Before talking about the bike, I have to quickly describe what was for me the coolest part of the race: T1. After coming up the boat ramp, you proceeded to run down a narrow lane pushed up against the transition area, all the way down to the far end before entering and finding your bike. Best part was that this lane – at most 6 feet wide – was lined by spectators on the outside, and the waves of age group participants on the inside. They were packed inside the fences, lined up single file, watching and waiting to funnel down into the water for their own swim. The net effect was a 60” run through hundreds and hundreds of wetsuited-bodies, crowned by eager faces with bright swim caps, so close they could have easily slapped me on the ass and told me to get going. I could feel their enthusiasm, and was totally charged up as I rounded the final corner and sprinted to find my bike.
The bike ended up being an exercise in patience, more than anything. Patience and smiling. The course features the kind of riding you dream about: ocean winds and open roads at first, before turning inland and tucking behind the coastal range, working your way back south over rolling hills with a few steep climbs. There were also marines everywhere, as much of the route is on Camp Pendleton. Was pretty cool to ride past “TANK CROSSING” signs, and see young men in full military attire directing traffic. It was a windier ride than in years past, and times were a bit slower, but on the whole it was pretty much perfect.
I had some equipment failures, and ended up basically riding blind. Which was kind of fun, I guess. It’s the way I started out in this sport, riding by feel alone. But I have really come to rely on my heart rate data, in particular, which wasn’t functioning. So I erred on the conservative side, especially for the first 40 or so miles, and the effort was definitely below where it probably should have been. For whatever reason I also had a real bottle-cage utility problem, and ejected a few much-needed bottles of sports drink. I got off the bike feeling pretty fresh – probably too fresh – and decidedly behind the caloric 8-ball. I would definitely suffer for that on the back half of the run.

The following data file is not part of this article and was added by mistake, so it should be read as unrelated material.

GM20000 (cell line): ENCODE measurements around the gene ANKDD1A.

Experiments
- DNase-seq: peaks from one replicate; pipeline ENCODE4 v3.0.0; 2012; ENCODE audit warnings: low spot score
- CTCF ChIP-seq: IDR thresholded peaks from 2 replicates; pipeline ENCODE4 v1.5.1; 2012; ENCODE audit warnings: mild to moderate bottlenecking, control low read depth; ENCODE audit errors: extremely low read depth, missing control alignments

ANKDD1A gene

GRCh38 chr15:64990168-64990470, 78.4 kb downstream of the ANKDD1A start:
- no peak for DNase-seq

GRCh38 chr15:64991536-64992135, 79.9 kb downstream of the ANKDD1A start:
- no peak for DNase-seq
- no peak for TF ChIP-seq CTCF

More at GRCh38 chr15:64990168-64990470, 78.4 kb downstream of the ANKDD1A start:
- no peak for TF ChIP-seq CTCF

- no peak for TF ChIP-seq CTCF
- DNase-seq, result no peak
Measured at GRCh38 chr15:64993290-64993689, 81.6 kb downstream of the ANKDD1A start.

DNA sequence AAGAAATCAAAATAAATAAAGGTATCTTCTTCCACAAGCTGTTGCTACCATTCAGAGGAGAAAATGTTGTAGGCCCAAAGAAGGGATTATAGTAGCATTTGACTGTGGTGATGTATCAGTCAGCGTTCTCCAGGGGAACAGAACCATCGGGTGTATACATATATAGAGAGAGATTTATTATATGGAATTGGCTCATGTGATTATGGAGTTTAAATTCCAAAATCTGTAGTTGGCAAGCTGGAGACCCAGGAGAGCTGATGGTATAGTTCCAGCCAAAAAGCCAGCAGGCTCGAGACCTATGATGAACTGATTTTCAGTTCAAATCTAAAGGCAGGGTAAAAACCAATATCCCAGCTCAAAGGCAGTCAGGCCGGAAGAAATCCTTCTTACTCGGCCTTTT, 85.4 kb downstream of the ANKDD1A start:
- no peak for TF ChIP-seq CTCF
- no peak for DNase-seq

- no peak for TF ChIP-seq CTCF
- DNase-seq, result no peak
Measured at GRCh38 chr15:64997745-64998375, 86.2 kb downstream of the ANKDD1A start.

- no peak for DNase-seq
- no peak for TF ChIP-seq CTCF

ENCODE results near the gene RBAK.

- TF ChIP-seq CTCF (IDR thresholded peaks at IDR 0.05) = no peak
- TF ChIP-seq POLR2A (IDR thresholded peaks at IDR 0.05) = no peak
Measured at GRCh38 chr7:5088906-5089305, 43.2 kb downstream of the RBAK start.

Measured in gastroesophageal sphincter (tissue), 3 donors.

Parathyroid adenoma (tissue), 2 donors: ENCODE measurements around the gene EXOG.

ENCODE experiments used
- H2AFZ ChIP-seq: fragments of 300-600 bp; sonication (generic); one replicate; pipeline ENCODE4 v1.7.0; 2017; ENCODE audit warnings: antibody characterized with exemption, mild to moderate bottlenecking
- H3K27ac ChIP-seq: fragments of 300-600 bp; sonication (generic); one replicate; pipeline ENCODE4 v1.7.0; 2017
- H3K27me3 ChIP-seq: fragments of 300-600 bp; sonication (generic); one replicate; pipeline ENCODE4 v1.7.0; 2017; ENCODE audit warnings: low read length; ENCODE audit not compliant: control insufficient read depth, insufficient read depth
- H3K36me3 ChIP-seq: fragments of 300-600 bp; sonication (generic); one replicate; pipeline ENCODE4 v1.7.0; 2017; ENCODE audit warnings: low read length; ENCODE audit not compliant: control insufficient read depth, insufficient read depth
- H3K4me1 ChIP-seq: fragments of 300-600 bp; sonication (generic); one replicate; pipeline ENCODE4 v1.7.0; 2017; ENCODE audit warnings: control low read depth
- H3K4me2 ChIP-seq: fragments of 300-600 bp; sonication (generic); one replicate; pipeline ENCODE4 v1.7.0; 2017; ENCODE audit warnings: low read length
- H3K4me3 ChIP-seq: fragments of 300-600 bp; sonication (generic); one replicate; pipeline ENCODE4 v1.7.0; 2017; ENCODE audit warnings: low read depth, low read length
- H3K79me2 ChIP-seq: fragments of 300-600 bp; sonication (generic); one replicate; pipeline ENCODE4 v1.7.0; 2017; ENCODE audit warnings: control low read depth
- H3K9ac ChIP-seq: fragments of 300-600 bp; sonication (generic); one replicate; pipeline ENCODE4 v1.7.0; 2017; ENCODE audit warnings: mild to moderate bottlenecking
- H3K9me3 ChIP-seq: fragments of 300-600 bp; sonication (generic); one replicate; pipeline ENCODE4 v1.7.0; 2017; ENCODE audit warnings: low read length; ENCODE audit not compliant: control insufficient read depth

Run: I think I might be in heaven. But heaven isn’t supposed to feel this bad, or move this slow.
The run was offensively pleasant. I think I was off the bike around 9:35 am, and it was a radiant fricking morning at the beach. The 2-loop, out-and-back run course has you criss-crossing your way down the coastline, mostly running along the strand, at times jumping up short, steep inclines to paralleling Pacific Street. Not 50 yards off your shoulder, the cool blue waters of the ocean are crashing onto a perfect sandy beach, creating a soothing background soundtrack and the most refreshing breeze you’ve ever felt on a run. Just ridiculous.
As usual, I started
out controlled and smooth, to get my running legs under me. At 3 miles I felt good, so I pushed on the
throttle a bit, easing my way up to goal pace.
But around mile 6 things didn’t feel so good, and I had to back off
again to 6:00 pace or so, and even that I couldn’t manage to hold for more than
a mile or two. Definitely not ideal to
run your fastest mile in the first loop.
The last 5 miles deescalated into a laboring, damage-controlling
trot. I’m sure my heart rate had tanked,
but at that point I was thankful my HR monitor wasn’t working. This was pretty much textbook nutritional
failure. And it never feels good. Struggled home in 1:20:something, not great
running, but good enough to crack into the top-20 on the day. And given the caliber of the 40+ dudes I’d
seen at the start line, I can definitely live with that.
Take homes: I got to race on my 29th birthday,
and my dad was there.
|That's where we had to run.|
|When things were still feeling good. This is literally 600 yards into the run, though.|